Where to start:

Bartlett Cove is the starting point for kayak adventures. Depending on what kind of kayaking you plan to do, there is an orientation, where you can get your permit and bear canisters for the park. Do your research and make sure you’re prepared for this Labor Day weekend adventure.

Whitewater Raft the Colorado River

Explore the Grand Canyon by water by whitewater rafting the Colorado River. Tour guiding companies offer adventurers several river trip opportunities through the Grand Canyon National Park. There are one-day trips, 2-5 trips, 3-18, and 12-25 day commercial and non-commercial trips.

There are around 16 outfitters who currently offer guided whitewater rafting trips. You can pick from motor, oar, paddle, hybrid, or dory depending on the outfitter you choose.

Different trips: 

Beginners can experience a peaceful half-day trip through the Hualapai Reservation that offers stunning views of the reddish-orange rocks that form the Grand Canyon. More advanced rafters can sign up for longer trips that extend over several days which truly immerses you into the Grand Canyon.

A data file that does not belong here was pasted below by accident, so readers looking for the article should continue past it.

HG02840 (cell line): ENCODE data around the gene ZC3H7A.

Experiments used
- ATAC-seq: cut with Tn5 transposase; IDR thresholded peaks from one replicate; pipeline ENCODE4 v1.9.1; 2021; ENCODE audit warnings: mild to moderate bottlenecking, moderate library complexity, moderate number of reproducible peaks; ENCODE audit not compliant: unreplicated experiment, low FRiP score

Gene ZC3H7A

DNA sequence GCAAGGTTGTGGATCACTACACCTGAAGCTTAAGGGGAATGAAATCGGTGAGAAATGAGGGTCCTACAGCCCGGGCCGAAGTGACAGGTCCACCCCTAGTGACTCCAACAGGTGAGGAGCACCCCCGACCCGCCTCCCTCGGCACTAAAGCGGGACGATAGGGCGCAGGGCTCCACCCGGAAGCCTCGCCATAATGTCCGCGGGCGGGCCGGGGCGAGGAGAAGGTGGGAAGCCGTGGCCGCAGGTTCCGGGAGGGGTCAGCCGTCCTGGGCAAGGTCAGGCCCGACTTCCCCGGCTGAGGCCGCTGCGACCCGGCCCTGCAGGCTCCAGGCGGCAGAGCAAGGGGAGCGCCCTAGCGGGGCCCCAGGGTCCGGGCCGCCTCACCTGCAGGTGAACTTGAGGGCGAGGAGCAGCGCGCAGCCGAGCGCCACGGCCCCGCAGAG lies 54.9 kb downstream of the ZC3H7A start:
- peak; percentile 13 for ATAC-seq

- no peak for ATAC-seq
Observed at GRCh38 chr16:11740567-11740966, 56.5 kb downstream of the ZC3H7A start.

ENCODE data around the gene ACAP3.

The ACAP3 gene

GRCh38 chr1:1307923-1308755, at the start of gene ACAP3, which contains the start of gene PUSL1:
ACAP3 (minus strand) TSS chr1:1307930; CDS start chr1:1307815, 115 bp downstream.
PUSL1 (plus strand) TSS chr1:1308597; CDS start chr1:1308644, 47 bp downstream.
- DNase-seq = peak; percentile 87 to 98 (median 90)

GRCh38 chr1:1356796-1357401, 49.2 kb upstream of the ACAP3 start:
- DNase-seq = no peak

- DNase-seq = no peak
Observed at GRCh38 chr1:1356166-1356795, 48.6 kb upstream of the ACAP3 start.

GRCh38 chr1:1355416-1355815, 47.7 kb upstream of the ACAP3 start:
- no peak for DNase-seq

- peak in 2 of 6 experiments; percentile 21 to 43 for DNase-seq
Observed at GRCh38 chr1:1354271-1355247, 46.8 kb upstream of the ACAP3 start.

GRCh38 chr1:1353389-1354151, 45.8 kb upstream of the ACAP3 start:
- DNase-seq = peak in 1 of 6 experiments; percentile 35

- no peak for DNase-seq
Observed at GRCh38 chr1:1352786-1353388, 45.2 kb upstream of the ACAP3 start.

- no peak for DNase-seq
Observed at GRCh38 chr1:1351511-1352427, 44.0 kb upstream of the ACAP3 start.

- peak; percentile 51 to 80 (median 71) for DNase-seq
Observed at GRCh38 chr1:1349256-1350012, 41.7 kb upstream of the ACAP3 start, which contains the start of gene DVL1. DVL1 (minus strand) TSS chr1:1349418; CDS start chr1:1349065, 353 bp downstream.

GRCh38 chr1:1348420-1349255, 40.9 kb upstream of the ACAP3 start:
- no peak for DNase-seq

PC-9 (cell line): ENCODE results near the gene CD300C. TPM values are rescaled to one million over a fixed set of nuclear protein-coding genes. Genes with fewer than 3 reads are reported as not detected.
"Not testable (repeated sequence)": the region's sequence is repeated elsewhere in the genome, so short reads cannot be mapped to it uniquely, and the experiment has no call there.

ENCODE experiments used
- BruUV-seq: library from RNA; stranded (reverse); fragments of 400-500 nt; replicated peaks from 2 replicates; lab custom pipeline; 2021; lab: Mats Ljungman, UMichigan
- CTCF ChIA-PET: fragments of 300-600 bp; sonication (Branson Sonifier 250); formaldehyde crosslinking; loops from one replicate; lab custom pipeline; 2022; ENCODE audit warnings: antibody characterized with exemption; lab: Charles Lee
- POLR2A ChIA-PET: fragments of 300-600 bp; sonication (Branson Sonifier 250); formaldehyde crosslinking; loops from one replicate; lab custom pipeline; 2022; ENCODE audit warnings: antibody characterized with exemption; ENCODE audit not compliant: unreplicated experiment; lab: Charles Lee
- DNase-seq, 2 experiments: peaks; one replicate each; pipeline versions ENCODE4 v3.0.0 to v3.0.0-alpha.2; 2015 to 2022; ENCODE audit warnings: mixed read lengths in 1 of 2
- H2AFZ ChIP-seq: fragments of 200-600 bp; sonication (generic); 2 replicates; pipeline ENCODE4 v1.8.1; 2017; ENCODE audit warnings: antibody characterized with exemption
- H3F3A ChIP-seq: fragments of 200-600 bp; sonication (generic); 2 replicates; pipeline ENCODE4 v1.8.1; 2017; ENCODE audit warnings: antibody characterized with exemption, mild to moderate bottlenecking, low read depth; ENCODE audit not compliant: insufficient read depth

Bear in mind, most whitewater rafting trips sell out months in advance so this bucket list adventure may have to wait until 2021.

Fish in the Florida Keys, Florida

Commonly referred to as “The Fisherman’s Paradise,” the Florida Keys is known to be one of the best fishing spots in the Southern Coast of the US. The “inner” curve of the Keys is home to some of the most sought-after fish like bonefish, redfish, and snook.

If you want to find loads of fish, visit the Gulf Stream in the Atlantic Ocean because the water is warmer there. The “outer” curve is home to blue and white marlin and swordfish.

Most visitors will hire a guide who knows where the best places are to fish. Plus, hiring a guide means you’re likely to get some “coaching” advice and walk away with a few catches.